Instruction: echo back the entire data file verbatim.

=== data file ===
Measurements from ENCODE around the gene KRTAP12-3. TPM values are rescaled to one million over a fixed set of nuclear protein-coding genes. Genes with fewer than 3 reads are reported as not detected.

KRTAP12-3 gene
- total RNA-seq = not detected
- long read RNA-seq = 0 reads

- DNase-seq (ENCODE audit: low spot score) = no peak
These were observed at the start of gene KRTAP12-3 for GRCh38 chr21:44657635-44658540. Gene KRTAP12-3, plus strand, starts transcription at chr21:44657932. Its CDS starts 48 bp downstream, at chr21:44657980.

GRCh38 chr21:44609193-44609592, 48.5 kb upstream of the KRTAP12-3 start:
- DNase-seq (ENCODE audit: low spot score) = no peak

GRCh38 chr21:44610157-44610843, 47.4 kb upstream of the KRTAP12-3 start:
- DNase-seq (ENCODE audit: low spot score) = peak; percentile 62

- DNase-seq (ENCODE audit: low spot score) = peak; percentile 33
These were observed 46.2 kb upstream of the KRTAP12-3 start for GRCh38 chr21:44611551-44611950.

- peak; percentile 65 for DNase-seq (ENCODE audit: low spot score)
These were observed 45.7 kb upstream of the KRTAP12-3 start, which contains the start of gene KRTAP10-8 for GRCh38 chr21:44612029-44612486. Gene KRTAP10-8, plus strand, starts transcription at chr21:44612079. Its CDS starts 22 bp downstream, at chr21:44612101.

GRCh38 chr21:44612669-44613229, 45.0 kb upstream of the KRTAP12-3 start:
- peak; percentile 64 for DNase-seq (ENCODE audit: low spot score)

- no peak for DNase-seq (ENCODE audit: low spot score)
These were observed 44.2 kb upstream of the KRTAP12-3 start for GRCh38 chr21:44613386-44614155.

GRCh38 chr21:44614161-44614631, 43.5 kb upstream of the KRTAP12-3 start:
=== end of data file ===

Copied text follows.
Measurements from ENCODE around the gene KRTAP12-3. TPM values are rescaled to one million over a fixed set of nuclear protein-coding genes. Genes with fewer than 3 reads are reported as not detected.

KRTAP12-3 gene
- total RNA-seq = not detected
- long read RNA-seq = 0 reads

- DNase-seq (ENCODE audit: low spot score) = no peak
These were observed at the start of gene KRTAP12-3 for GRCh38 chr21:44657635-44658540. Gene KRTAP12-3, plus strand, starts transcription at chr21:44657932. Its CDS starts 48 bp downstream, at chr21:44657980.

GRCh38 chr21:44609193-44609592, 48.5 kb upstream of the KRTAP12-3 start:
- DNase-seq (ENCODE audit: low spot score) = no peak

GRCh38 chr21:44610157-44610843, 47.4 kb upstream of the KRTAP12-3 start:
- DNase-seq (ENCODE audit: low spot score) = peak; percentile 62

- DNase-seq (ENCODE audit: low spot score) = peak; percentile 33
These were observed 46.2 kb upstream of the KRTAP12-3 start for GRCh38 chr21:44611551-44611950.

- peak; percentile 65 for DNase-seq (ENCODE audit: low spot score)
These were observed 45.7 kb upstream of the KRTAP12-3 start, which contains the start of gene KRTAP10-8 for GRCh38 chr21:44612029-44612486. Gene KRTAP10-8, plus strand, starts transcription at chr21:44612079. Its CDS starts 22 bp downstream, at chr21:44612101.

GRCh38 chr21:44612669-44613229, 45.0 kb upstream of the KRTAP12-3 start:
- peak; percentile 64 for DNase-seq (ENCODE audit: low spot score)

- no peak for DNase-seq (ENCODE audit: low spot score)
These were observed 44.2 kb upstream of the KRTAP12-3 start for GRCh38 chr21:44613386-44614155.

GRCh38 chr21:44614161-44614631, 43.5 kb upstream of the KRTAP12-3 start: